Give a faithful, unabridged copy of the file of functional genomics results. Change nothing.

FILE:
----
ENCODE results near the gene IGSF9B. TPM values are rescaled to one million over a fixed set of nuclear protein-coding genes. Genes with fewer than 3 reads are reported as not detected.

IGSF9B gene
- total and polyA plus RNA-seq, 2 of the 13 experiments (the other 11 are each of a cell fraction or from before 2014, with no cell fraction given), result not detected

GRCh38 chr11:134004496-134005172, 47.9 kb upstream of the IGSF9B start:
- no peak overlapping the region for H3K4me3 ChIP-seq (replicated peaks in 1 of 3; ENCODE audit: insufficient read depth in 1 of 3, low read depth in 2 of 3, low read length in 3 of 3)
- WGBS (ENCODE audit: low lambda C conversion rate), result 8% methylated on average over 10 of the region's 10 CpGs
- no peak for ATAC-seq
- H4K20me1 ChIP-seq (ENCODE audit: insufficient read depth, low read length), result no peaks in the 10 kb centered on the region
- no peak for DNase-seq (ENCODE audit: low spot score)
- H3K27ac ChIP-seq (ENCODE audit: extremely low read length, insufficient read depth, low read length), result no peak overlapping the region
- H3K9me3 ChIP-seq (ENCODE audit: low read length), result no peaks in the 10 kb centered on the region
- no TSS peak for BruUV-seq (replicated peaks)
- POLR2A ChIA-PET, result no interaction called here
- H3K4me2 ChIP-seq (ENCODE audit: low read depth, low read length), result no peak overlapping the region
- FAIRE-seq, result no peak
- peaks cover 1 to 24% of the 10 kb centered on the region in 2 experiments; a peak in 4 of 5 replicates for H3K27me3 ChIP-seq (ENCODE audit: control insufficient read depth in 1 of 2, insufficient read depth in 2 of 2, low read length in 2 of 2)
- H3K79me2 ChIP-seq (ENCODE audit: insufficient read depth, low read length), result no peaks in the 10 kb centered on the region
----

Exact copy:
ENCODE results near the gene IGSF9B. TPM values are rescaled to one million over a fixed set of nuclear protein-coding genes. Genes with fewer than 3 reads are reported as not detected.

IGSF9B gene
- total and polyA plus RNA-seq, 2 of the 13 experiments (the other 11 are each of a cell fraction or from before 2014, with no cell fraction given), result not detected

GRCh38 chr11:134004496-134005172, 47.9 kb upstream of the IGSF9B start:
- no peak overlapping the region for H3K4me3 ChIP-seq (replicated peaks in 1 of 3; ENCODE audit: insufficient read depth in 1 of 3, low read depth in 2 of 3, low read length in 3 of 3)
- WGBS (ENCODE audit: low lambda C conversion rate), result 8% methylated on average over 10 of the region's 10 CpGs
- no peak for ATAC-seq
- H4K20me1 ChIP-seq (ENCODE audit: insufficient read depth, low read length), result no peaks in the 10 kb centered on the region
- no peak for DNase-seq (ENCODE audit: low spot score)
- H3K27ac ChIP-seq (ENCODE audit: extremely low read length, insufficient read depth, low read length), result no peak overlapping the region
- H3K9me3 ChIP-seq (ENCODE audit: low read length), result no peaks in the 10 kb centered on the region
- no TSS peak for BruUV-seq (replicated peaks)
- POLR2A ChIA-PET, result no interaction called here
- H3K4me2 ChIP-seq (ENCODE audit: low read depth, low read length), result no peak overlapping the region
- FAIRE-seq, result no peak
- peaks cover 1 to 24% of the 10 kb centered on the region in 2 experiments; a peak in 4 of 5 replicates for H3K27me3 ChIP-seq (ENCODE audit: control insufficient read depth in 1 of 2, insufficient read depth in 2 of 2, low read length in 2 of 2)
- H3K79me2 ChIP-seq (ENCODE audit: insufficient read depth, low read length), result no peaks in the 10 kb centered on the region